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error: cannot find -lpulse-mainloop-glib
I am trying to run a multimedia example and after I add multimedia and multimediawidgets to the pro file I do a build and get the above message. I am running Linux Mint and I assume that I am missing some libraries. What are they and where do I find then?
All the messages are:
:-1: error: cannot find -lpulse-mainloop-glib
:-1: error: cannot find -lpulse
:-1: error: cannot find -lglib-2.0
:-1: error: collect2: error: ld returned 1 exit status
Looks like you are missing the development packages matching these libraries. Use the package manager of your distribution to find them.
I see from my search that you have seen this problem before. In searching the Package Manager for Mint I found:
Do I need one or both or am I barking up the wrong tree?
Let me update my previous message. I installed Qtstreamer-plugins-qt5 and Libqt5gstreamer-dev. Then I saw Libpulse-mainloop-glib0; however, I did not install it because it removed a number of packages and in my experience that is bad and you should proceed ONLY if you know what you are doing--I do not. I specifically mentions packages of Mint Cinnamon, which is the version that I am running.
Now I have three questions: 1. Should I install Libpulse-mainloop-glib0? 2. Are there other packages that I should install? 3. Is there a Linux that is better suited to running Qt? I have been happy with Mint, it has performed flawlessly up to trying VideoWidget and it is much faster that Windows 10--why is the Qt on Windows 10 that does not use Visual Studio so slow? and is the VS version faster?
All in all, you can also use the Qt version provided by meant to do development unless you need some bug fix or feature from a more recent version of Qt.
- It really depends on what you need for your application.
- I don't know since I don't know what your application does and why it might or might not need that library.
- Not really, all distributions have their pros and cons
- Since I don't know what your application does, I can't comment.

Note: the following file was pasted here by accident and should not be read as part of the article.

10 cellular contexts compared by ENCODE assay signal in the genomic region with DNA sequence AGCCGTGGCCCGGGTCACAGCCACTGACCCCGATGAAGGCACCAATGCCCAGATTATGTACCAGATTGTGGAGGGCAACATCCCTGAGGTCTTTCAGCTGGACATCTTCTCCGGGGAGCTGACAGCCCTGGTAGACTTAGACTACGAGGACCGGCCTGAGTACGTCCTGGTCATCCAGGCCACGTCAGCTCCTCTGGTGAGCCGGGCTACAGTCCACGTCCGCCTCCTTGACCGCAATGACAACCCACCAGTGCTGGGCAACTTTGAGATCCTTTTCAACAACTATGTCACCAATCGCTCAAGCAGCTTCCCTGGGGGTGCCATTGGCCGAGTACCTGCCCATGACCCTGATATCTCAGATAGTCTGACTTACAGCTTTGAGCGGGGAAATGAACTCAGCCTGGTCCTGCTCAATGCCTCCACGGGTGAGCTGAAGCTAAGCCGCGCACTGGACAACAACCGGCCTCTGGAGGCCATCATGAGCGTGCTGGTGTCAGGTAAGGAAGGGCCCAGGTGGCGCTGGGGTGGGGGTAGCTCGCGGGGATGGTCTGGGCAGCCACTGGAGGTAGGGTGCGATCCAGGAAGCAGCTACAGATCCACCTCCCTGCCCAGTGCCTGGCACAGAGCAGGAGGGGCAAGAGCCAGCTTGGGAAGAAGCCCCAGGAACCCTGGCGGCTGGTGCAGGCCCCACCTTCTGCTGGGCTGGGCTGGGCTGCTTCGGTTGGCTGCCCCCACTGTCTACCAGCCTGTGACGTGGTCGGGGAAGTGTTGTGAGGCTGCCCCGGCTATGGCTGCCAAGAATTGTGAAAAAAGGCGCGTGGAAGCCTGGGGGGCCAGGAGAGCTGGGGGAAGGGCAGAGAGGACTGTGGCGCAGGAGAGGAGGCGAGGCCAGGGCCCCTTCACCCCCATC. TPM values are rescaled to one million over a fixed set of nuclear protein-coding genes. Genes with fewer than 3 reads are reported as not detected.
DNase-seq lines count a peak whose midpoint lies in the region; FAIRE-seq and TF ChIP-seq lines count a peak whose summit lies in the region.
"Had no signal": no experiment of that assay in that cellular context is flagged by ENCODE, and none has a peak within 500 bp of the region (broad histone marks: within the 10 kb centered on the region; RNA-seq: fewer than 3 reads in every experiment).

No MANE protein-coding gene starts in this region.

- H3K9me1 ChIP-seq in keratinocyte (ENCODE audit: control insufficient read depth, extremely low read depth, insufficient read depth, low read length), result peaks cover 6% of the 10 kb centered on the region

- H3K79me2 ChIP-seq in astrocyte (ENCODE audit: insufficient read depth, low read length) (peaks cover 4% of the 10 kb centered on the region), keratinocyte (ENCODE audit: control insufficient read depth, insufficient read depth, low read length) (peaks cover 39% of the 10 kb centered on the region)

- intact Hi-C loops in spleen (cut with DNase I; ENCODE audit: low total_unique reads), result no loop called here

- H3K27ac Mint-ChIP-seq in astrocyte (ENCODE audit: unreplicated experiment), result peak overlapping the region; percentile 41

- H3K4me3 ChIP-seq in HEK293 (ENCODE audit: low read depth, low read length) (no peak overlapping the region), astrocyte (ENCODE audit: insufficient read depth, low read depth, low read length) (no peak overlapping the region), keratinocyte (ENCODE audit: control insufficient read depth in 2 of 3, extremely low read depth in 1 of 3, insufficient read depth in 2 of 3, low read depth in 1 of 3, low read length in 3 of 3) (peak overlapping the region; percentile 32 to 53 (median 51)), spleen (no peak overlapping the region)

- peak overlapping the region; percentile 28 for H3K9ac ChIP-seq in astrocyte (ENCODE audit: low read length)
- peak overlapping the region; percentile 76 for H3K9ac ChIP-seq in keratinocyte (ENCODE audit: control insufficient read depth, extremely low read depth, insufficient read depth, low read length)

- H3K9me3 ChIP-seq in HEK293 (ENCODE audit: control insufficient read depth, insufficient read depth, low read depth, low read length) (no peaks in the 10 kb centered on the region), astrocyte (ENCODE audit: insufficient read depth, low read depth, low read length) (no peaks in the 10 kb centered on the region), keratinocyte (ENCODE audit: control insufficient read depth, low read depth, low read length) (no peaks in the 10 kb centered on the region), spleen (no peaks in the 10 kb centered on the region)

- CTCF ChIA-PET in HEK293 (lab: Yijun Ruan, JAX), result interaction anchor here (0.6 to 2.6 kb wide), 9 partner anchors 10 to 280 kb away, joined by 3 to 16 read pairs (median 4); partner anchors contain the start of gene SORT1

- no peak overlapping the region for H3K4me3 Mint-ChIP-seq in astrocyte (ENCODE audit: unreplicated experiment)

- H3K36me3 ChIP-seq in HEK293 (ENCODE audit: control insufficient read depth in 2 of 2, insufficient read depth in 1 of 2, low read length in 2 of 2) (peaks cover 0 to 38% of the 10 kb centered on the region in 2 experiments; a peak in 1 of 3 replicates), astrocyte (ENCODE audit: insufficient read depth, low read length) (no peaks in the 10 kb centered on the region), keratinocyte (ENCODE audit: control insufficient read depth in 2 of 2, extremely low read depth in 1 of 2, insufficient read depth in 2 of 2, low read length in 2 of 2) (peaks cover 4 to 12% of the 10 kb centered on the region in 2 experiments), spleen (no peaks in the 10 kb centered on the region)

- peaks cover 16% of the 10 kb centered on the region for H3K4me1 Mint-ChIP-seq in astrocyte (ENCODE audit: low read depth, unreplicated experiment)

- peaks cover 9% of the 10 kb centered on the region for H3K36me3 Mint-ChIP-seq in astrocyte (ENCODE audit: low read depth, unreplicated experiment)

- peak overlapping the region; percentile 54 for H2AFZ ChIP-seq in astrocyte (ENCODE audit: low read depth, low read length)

@SGaist Thanks. There is no specific application, just wanted to see how to use QViewWidget and how it performed. It worked on Windows 10. This seems to be a Linux Mint problem, so I will close out this post.
QVideoWidget is what I meant. I would like to know if anyone using Linux Mint has successfully used QVideoWidget and what they did to get it to work.
How are you using it ?
First, I want to understand how to use the multimedia classes. Then I want to explore video editing.
This is the first program that I tried (which runs fine on Windows 10, but gave the cited errors on Linux Mint); you can see that it is very simple:
int main(int argc, char *argv)
QApplication a(argc, argv);
QMediaPlayer* player = new QMediaPlayer; QVideoWidget* vw = new QVideoWidget; player->setVideoOutput(vw); player->setMedia(QUrl::fromLocalFile("/home/Videos/Pendulum Waves.mp4")); vw->setGeometry(100, 100, 600,600); vw->show(); player->play(); return a.exec();
It would appear that Qt expects a library to be available, namely; the package Libpulse-mainloop-glib0. However, because the installation of that package causes the removal of some Cinnamon packages I was hesitant to install it because of the unknown consequences. I was hopping to find a Linux Mint user that had used QVideoWidget to tell me how they got it to work. I have also posted on the Mint forum to see if installing the package will turn my computer into a space heater.
However, my ultimate application is to develop a follow-on to Smalltalk, which I call Domaintalk. While the main domain would use a Smalltalk-like language for the main program logic and there would be other domains that would use the natural language of the domain experts. For example, instead of programming mathematical equations in some programming language code, which generally results in butchered code. In the math domain the mathematical equations would be just that. SQL would be written a SQL in the SQL domain. Etc.
Maybe Domaintalk could be used as another language binding in Qt, as is done with PyQt. I was introduced to Qt by Ebe, the Intel Assembly IDE. Its cross platform capabilities made me take a closer look. That is why I want to know why I am having a problem with such a simple program.
Is there a document that lists the incompatibilities with the different Linus distros, Mac and Windows?
I hope that this will help you.
The platform notes of the Qt Multimedia documentation will give you some more information.
Note that .mp4 is not an free format so you may need additional codecs/plugins. Qt relies on the platform provided infrastructure with each having its own shortcomings.
If you're only interested in playing multimedia files, then a project like VLC-Qt might be more interesting.